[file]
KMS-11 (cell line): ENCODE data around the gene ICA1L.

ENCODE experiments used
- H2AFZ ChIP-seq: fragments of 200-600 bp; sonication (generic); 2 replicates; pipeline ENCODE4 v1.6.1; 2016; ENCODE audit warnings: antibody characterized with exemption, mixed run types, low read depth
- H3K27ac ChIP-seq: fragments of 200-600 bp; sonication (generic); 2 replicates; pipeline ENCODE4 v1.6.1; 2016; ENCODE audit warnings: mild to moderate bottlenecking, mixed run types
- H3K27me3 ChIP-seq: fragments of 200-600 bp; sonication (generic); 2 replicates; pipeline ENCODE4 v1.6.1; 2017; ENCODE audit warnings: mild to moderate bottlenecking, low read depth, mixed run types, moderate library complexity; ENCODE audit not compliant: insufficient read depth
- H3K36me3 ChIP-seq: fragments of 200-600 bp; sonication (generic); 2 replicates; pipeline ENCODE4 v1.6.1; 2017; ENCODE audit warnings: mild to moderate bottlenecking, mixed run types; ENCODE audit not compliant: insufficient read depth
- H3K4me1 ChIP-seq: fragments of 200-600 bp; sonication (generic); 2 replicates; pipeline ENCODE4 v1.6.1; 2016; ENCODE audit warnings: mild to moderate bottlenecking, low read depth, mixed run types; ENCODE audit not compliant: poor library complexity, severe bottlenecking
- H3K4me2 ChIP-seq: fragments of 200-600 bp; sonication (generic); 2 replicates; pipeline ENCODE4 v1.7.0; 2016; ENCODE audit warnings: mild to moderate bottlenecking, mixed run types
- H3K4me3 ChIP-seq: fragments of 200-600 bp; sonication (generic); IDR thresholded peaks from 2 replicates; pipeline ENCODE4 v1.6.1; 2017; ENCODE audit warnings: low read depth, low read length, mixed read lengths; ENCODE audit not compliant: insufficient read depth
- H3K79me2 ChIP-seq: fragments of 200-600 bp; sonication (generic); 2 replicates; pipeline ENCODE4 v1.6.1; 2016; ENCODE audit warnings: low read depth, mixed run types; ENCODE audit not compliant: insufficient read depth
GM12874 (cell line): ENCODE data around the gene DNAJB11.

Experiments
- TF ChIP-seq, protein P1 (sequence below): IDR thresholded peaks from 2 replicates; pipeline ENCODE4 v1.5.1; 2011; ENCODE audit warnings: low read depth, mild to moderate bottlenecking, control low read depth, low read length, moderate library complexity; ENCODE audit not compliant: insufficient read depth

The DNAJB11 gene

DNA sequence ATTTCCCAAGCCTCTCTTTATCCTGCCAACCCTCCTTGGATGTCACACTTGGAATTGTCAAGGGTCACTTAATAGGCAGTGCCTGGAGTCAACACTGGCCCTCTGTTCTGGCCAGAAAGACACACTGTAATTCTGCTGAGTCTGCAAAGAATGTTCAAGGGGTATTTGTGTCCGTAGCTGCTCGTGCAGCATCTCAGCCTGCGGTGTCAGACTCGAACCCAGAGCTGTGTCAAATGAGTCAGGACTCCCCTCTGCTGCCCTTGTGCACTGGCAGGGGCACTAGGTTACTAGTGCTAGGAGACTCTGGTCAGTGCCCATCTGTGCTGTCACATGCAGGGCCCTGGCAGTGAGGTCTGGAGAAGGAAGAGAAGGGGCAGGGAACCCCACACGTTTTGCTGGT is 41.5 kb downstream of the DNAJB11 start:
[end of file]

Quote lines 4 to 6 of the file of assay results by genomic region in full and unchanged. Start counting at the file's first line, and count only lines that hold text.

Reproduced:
- H3K27ac ChIP-seq: fragments of 200-600 bp; sonication (generic); 2 replicates; pipeline ENCODE4 v1.6.1; 2016; ENCODE audit warnings: mild to moderate bottlenecking, mixed run types
- H3K27me3 ChIP-seq: fragments of 200-600 bp; sonication (generic); 2 replicates; pipeline ENCODE4 v1.6.1; 2017; ENCODE audit warnings: mild to moderate bottlenecking, low read depth, mixed run types, moderate library complexity; ENCODE audit not compliant: insufficient read depth
- H3K36me3 ChIP-seq: fragments of 200-600 bp; sonication (generic); 2 replicates; pipeline ENCODE4 v1.6.1; 2017; ENCODE audit warnings: mild to moderate bottlenecking, mixed run types; ENCODE audit not compliant: insufficient read depth